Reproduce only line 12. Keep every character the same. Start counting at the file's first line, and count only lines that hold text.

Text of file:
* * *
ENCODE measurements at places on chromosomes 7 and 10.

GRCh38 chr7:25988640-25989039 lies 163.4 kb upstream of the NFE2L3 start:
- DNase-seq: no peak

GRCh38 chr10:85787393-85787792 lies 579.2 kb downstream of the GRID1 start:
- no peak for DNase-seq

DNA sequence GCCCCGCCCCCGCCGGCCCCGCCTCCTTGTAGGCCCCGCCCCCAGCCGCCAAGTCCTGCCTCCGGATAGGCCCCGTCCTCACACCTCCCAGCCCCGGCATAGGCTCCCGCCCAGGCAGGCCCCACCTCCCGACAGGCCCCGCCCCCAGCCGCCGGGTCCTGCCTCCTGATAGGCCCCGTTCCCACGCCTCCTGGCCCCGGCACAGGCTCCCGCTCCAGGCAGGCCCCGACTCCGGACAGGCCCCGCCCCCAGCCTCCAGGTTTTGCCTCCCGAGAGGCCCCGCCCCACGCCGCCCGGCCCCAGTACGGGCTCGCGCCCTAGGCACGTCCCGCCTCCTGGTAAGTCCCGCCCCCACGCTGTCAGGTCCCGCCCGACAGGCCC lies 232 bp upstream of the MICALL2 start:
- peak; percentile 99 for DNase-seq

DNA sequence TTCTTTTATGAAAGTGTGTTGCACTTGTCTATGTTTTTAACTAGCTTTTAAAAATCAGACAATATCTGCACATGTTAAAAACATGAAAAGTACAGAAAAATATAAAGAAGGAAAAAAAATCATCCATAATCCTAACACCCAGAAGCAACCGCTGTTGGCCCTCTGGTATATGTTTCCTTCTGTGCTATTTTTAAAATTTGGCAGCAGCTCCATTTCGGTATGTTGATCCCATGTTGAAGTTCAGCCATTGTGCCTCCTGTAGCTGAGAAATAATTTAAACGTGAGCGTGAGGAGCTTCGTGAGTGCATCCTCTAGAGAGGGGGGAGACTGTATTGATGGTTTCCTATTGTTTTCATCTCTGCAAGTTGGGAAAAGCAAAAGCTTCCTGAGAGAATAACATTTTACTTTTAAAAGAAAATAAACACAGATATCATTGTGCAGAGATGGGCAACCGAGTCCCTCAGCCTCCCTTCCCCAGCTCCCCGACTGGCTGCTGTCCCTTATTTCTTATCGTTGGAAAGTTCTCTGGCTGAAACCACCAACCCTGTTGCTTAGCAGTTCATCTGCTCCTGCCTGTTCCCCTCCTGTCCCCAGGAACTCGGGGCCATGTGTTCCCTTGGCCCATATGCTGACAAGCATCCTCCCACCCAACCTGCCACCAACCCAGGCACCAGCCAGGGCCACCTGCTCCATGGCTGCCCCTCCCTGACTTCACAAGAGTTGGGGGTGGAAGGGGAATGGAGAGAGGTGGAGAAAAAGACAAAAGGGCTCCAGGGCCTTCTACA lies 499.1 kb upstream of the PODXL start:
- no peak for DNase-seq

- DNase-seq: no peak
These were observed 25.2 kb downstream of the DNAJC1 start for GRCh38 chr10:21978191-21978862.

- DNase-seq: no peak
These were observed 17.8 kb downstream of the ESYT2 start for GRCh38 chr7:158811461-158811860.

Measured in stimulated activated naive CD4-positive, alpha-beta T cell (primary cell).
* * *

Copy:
- DNase-seq: no peak